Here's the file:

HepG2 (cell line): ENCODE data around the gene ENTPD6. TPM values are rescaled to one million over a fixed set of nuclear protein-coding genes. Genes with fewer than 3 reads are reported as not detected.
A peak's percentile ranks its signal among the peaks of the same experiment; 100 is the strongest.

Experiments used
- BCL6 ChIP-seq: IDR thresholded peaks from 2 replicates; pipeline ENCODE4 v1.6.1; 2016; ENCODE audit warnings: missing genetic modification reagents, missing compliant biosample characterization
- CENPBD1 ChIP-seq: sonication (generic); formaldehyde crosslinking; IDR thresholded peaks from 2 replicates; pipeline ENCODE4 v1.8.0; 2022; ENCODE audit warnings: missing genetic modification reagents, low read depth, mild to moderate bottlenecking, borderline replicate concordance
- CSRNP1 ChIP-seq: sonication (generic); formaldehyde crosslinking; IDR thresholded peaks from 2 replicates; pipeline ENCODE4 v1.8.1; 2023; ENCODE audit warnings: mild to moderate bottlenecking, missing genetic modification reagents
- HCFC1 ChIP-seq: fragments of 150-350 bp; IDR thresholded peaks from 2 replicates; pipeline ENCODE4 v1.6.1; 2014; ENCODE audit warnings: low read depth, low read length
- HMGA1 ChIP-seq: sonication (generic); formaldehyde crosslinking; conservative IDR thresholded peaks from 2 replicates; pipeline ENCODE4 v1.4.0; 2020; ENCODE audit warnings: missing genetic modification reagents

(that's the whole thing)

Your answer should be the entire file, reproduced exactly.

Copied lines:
HepG2 (cell line): ENCODE data around the gene ENTPD6. TPM values are rescaled to one million over a fixed set of nuclear protein-coding genes. Genes with fewer than 3 reads are reported as not detected.
A peak's percentile ranks its signal among the peaks of the same experiment; 100 is the strongest.

Experiments used
- BCL6 ChIP-seq: IDR thresholded peaks from 2 replicates; pipeline ENCODE4 v1.6.1; 2016; ENCODE audit warnings: missing genetic modification reagents, missing compliant biosample characterization
- CENPBD1 ChIP-seq: sonication (generic); formaldehyde crosslinking; IDR thresholded peaks from 2 replicates; pipeline ENCODE4 v1.8.0; 2022; ENCODE audit warnings: missing genetic modification reagents, low read depth, mild to moderate bottlenecking, borderline replicate concordance
- CSRNP1 ChIP-seq: sonication (generic); formaldehyde crosslinking; IDR thresholded peaks from 2 replicates; pipeline ENCODE4 v1.8.1; 2023; ENCODE audit warnings: mild to moderate bottlenecking, missing genetic modification reagents
- HCFC1 ChIP-seq: fragments of 150-350 bp; IDR thresholded peaks from 2 replicates; pipeline ENCODE4 v1.6.1; 2014; ENCODE audit warnings: low read depth, low read length
- HMGA1 ChIP-seq: sonication (generic); formaldehyde crosslinking; conservative IDR thresholded peaks from 2 replicates; pipeline ENCODE4 v1.4.0; 2020; ENCODE audit warnings: missing genetic modification reagents